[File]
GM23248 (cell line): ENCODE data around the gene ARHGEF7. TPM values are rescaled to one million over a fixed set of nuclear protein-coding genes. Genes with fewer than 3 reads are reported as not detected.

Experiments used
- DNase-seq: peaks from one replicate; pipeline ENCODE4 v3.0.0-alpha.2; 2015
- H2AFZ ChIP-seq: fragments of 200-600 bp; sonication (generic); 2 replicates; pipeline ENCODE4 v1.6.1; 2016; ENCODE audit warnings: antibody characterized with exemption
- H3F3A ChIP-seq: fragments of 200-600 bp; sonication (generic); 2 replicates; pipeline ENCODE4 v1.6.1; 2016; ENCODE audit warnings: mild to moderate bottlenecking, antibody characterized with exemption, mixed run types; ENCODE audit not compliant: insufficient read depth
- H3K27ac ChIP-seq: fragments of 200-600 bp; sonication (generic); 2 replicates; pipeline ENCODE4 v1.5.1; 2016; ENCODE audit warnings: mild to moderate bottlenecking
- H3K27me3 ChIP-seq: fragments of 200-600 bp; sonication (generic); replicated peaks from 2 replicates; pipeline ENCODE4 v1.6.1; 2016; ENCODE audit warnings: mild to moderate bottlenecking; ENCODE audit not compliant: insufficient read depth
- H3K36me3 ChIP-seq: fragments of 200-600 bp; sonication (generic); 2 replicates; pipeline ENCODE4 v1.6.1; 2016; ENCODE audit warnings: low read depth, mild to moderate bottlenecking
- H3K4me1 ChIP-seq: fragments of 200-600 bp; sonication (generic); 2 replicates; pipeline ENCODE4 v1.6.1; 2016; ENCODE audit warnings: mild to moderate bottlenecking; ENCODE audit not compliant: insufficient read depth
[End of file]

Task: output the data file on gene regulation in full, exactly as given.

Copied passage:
GM23248 (cell line): ENCODE data around the gene ARHGEF7. TPM values are rescaled to one million over a fixed set of nuclear protein-coding genes. Genes with fewer than 3 reads are reported as not detected.

Experiments used
- DNase-seq: peaks from one replicate; pipeline ENCODE4 v3.0.0-alpha.2; 2015
- H2AFZ ChIP-seq: fragments of 200-600 bp; sonication (generic); 2 replicates; pipeline ENCODE4 v1.6.1; 2016; ENCODE audit warnings: antibody characterized with exemption
- H3F3A ChIP-seq: fragments of 200-600 bp; sonication (generic); 2 replicates; pipeline ENCODE4 v1.6.1; 2016; ENCODE audit warnings: mild to moderate bottlenecking, antibody characterized with exemption, mixed run types; ENCODE audit not compliant: insufficient read depth
- H3K27ac ChIP-seq: fragments of 200-600 bp; sonication (generic); 2 replicates; pipeline ENCODE4 v1.5.1; 2016; ENCODE audit warnings: mild to moderate bottlenecking
- H3K27me3 ChIP-seq: fragments of 200-600 bp; sonication (generic); replicated peaks from 2 replicates; pipeline ENCODE4 v1.6.1; 2016; ENCODE audit warnings: mild to moderate bottlenecking; ENCODE audit not compliant: insufficient read depth
- H3K36me3 ChIP-seq: fragments of 200-600 bp; sonication (generic); 2 replicates; pipeline ENCODE4 v1.6.1; 2016; ENCODE audit warnings: low read depth, mild to moderate bottlenecking
- H3K4me1 ChIP-seq: fragments of 200-600 bp; sonication (generic); 2 replicates; pipeline ENCODE4 v1.6.1; 2016; ENCODE audit warnings: mild to moderate bottlenecking; ENCODE audit not compliant: insufficient read depth